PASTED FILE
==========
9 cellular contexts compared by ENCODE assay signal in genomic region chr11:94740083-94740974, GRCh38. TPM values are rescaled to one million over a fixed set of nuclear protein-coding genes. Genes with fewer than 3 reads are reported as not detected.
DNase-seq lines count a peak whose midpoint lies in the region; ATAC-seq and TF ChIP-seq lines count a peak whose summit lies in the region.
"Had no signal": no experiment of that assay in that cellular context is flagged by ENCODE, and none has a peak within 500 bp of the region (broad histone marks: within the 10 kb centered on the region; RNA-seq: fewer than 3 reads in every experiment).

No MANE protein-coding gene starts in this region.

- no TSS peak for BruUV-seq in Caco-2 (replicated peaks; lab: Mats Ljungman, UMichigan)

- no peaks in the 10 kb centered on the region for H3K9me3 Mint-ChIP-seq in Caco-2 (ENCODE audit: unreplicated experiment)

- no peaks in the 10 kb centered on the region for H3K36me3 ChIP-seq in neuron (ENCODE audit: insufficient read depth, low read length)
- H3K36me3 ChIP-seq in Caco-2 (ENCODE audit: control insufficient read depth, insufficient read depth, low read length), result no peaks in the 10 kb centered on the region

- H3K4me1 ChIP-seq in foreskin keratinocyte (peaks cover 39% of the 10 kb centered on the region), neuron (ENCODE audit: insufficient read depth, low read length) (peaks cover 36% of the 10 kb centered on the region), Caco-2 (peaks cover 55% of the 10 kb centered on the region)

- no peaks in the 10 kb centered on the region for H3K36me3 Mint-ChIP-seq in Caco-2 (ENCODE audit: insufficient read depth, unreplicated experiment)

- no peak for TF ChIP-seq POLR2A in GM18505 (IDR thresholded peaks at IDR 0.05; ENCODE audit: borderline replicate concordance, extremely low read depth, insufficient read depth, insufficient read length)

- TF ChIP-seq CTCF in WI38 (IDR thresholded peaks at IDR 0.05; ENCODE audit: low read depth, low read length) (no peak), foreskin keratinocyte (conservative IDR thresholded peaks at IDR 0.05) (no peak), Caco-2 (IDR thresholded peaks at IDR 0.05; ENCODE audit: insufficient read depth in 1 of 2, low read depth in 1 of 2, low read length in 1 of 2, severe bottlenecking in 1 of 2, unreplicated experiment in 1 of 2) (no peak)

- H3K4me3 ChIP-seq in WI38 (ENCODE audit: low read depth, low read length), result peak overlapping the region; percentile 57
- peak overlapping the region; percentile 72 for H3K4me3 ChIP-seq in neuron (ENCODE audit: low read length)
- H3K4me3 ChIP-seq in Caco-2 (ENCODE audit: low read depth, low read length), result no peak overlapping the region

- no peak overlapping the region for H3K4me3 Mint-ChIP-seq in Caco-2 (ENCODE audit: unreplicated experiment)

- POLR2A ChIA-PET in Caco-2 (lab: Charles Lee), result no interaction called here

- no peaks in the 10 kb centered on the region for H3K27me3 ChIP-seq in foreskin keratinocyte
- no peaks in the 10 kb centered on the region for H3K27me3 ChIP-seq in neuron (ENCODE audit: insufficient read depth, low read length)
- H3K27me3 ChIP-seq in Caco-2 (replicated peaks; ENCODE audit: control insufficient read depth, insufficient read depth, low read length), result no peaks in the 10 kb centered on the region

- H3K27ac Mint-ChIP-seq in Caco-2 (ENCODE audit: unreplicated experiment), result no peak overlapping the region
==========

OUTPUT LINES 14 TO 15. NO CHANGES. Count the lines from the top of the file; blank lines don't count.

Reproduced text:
- peak overlapping the region; percentile 72 for H3K4me3 ChIP-seq in neuron (ENCODE audit: low read length)
- H3K4me3 ChIP-seq in Caco-2 (ENCODE audit: low read depth, low read length), result no peak overlapping the region